The Formation and Properties of the Fibrotic Scar After Spinal Cord Injury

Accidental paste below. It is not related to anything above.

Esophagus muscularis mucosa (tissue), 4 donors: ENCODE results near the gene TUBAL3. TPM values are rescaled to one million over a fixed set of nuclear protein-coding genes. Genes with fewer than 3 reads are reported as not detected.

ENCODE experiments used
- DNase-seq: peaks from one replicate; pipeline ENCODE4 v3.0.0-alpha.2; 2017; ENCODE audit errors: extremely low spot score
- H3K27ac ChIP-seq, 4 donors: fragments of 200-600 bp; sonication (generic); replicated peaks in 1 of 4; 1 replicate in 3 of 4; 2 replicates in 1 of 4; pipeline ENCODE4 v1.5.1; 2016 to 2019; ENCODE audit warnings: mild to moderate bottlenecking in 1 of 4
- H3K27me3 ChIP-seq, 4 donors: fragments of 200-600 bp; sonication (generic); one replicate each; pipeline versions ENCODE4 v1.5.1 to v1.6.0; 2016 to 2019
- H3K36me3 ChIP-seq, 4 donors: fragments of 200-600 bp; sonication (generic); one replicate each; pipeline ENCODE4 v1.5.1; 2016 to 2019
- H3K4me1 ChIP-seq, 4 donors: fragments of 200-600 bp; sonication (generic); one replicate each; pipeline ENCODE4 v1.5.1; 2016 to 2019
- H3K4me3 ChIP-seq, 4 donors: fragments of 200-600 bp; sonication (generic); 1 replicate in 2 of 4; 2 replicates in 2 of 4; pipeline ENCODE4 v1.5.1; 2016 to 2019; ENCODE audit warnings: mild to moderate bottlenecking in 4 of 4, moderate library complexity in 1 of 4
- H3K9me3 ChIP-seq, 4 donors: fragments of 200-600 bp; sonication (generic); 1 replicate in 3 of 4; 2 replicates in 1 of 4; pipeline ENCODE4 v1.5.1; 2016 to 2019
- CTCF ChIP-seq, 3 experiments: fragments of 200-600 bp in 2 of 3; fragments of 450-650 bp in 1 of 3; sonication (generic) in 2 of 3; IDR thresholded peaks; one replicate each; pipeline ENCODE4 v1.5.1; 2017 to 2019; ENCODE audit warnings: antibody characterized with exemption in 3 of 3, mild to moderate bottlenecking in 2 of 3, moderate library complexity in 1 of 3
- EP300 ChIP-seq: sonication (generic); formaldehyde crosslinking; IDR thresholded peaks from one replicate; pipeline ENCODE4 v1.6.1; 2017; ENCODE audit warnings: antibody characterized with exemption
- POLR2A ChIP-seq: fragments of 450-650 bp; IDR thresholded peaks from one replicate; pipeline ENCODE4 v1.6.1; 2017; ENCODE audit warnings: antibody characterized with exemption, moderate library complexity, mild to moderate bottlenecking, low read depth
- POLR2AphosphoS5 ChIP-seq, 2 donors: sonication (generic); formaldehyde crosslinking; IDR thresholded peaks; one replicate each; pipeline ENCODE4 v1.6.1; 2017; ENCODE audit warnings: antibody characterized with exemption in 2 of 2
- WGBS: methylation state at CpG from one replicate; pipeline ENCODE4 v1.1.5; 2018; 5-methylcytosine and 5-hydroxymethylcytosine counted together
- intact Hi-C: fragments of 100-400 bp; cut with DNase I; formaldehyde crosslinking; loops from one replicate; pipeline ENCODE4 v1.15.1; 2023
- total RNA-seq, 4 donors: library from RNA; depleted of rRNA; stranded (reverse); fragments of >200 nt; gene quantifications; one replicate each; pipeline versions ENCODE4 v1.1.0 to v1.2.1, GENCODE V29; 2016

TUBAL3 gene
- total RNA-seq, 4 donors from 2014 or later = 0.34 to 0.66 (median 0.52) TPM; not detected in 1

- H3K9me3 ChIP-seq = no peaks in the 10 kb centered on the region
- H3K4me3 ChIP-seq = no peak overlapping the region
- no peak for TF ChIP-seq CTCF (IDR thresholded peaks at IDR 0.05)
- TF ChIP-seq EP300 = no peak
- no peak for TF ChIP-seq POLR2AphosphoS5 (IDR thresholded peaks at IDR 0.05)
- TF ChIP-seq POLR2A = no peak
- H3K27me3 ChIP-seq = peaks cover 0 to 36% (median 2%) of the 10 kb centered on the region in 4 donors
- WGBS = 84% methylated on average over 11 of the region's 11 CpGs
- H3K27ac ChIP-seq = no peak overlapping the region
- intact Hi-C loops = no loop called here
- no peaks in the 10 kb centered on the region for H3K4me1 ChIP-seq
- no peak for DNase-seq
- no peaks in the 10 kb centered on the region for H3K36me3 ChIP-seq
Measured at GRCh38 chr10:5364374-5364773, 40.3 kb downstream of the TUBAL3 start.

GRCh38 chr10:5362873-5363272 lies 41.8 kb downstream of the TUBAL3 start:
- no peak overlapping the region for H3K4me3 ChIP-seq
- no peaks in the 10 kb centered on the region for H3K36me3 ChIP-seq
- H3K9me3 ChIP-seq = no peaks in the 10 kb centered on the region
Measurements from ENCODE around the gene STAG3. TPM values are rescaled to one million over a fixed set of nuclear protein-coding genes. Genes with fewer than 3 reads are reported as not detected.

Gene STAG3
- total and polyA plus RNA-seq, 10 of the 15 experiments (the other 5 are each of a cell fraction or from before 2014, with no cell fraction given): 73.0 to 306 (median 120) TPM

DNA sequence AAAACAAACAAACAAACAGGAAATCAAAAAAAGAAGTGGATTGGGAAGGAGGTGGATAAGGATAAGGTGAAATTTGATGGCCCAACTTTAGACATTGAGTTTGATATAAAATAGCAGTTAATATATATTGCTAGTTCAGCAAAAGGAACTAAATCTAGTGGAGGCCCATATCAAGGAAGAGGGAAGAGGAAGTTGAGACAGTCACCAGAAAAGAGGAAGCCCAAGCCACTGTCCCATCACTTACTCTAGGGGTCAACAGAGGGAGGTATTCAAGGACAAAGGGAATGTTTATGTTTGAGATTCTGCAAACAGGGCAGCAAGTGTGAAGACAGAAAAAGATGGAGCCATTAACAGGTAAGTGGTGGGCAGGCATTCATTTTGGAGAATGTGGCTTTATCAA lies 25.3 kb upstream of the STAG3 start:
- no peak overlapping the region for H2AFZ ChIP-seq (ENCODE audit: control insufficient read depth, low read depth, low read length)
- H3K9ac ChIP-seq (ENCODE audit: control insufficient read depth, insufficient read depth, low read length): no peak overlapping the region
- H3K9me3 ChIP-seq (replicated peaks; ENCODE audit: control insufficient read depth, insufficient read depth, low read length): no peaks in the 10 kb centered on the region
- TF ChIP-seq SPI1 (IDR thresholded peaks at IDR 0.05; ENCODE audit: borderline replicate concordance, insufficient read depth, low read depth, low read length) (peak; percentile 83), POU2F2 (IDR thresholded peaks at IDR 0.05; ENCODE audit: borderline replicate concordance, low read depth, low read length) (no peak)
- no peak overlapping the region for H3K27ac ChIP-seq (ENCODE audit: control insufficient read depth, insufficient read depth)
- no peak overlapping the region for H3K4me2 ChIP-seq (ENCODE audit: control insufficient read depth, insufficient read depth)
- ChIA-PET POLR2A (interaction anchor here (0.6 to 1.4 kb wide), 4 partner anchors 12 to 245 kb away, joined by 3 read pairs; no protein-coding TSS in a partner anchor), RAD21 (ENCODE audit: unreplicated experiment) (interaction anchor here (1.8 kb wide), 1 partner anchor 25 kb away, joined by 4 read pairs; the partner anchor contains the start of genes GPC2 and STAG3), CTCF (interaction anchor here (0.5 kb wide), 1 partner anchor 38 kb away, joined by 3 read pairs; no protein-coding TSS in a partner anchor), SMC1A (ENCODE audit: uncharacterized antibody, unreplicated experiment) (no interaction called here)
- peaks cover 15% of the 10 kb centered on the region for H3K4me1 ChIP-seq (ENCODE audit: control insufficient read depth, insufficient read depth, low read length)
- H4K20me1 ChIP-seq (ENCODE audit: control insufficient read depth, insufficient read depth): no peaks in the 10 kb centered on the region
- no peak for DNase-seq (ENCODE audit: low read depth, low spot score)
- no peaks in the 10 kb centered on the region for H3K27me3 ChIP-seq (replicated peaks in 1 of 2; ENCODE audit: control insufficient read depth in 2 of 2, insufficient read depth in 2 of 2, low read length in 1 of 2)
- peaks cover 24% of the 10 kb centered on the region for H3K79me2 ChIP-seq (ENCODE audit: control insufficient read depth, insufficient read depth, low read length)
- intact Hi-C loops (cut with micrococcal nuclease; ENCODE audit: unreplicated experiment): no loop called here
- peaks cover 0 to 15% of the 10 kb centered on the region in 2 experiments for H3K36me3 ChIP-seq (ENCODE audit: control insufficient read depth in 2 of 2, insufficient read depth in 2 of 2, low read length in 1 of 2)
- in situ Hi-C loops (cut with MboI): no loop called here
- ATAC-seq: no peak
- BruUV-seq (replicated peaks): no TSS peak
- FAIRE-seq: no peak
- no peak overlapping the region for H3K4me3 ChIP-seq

Spinal cord injury (SCI) is a devastating injury, which can be caused by motor vehicle accidents, violence, and non-traumatic causes. These injuries can leave patients with lifelong paralysis, as well as incontinence and life threatening autonomic dysreflexia. There is currently no FDA approved treatment for SCI. Spinal injury disrupts the blood-brain/spinal barrier and causes a neuroinflammatory response at the lesion site. The influx of inflammatory cells results in demyelination and secondary destruction of axons that managed to survive the initial impact. After SCI, a scar forms at the lesion site. This spinal scar is composed of both glial and fibrotic components and typically endures for the remainder of a patient’s life. The chronic spinal scar presents both molecular and mechanical barriers to neuronal regeneration. Here, we have used a variety of approaches to explore the formation and functional role of fibrotic scarring after SCI in mice. We explored the use of Immune Modifying Nanoparticles (IMPs) for the acute treatment of SCI in mice. IMP treatment selectively depletes circulating monocytes and reduces the inflammatory influx of hematogenous monocytes into spinal lesion. Acute IMP administration after SCI reduced M1 macrophage polarization and decreased the expression of inflammatory cytokines at the lesion site. IMP treatment markedly reduced the presence of the fibrotic scar at chronic time points (12 weeks post injury) without altering glial GFAP expression. The lesion sites of IMP treated mice contained increased numbers of both serotonergic axons and total axons. Most importantly, IMP treated mice demonstrated improved behavioral recovery after both moderate and severe contusion injuries. These findings indicate that early-infiltrating hematogenous monocytes are important contributors to fibrosis after SCI. In light of these promising results, we went on to explore the effect of IMPs on the mechanical properties of injured spinal tissue. Scar tissue throughout the body is typically stiffer than healthy, uninjured, tissue. However, the mechanical properties of the chronically injured spinal cord are largely unknown, and there is no consensus about the rheological environment within spinal lesions. We demonstrated that the chronically injured spinal tissue is mechanically stiffer than uninjured spinal cord. We then hypothesized that this stiffening is due to the presence of the chronic fibrotic scar. Using IMPs as a tool to reduce fibrosis, we demonstrated that IMP treatment rescues the increased tissue stiffness observed after SCI. We also discovered that that IMP treatment after SCI changes the fibrillar alignment of the glial scar network along the glial/fibrotic interface. Glial scars in IMP treated mice more closely resemble the astrocytic network present in the uninjured spinal cord. These results suggest that changes in 3D tissue stiffness after SCI may participate in altering astrocytic phenotype and in maintenance of the chronic glial scar. This highly aligned network of astrocytes within the glial scar may also contribute to stiffening of the mechanical environment. As a whole, our results suggest a mechanism in which IMP-induced decreases in chronic scarring might render the lesion core more physically accommodating to axonal growth and regeneration. These results suggest, but do not directly prove, that reduced fibrosis may be responsible for the improved behavioral outcomes observed in mice after IMP treatment. We sought to generate an orthogonal line of evidence to directly link changes in fibrotic scarring to improved behavioral recovery. Towards this goal, we explored the effects of eliminating an isoform of cellular fibronectin containing Extra Domain A domain (FnEDA) on both fibrosis and functional recovery after SCI. We demonstrated that FnEDA is expressed acutely following SCI and persists as a structural component of the insoluble fibrotic scar at chronic time points. The lack of FnEDA in a FnEDA-null mouse did not decrease the acute accumulation and assembly of fibronectin but markedly diminished chronic fibrotic scarring after SCI. Glial scarring was unchanged after SCI in FnEDA-null mice, as assessed by GFAP protein expression. We found that FnEDA was important for the long-term stability of the insoluble fibronectin matrix at both subacute and chronic time points after SCI. Functional recovery was significantly improved in FnEDA-null mice, and transgenic animals displayed an increased number of axons penetrating the lesion site as compared to wildtype siblings. The results of these studies provide insight into the role of fibrosis after SCI and suggest that the chronic fibrotic scar is indeed detrimental to motor recovery. Our work with FnEDA provides an independent line of evidence associating increased fibrotic scarring with poor behavioral recovery after SCI. Considered together with IMP treatment studies, the work in this thesis suggests that reductions in chronic fibrosis result in improved long-term behavioral outcomes after SCI. I conclude that fibrosis has primarily deleterious effects in the injured spinal cord and represents a barrier to scar resolution and recovery. Therapies targeted at mitigating the formation and maintenance of the chronic fibrotic scar, such as IMPs, may prove to be a promising and novel approach to addressing the unmet clinical need of SCI in the future.

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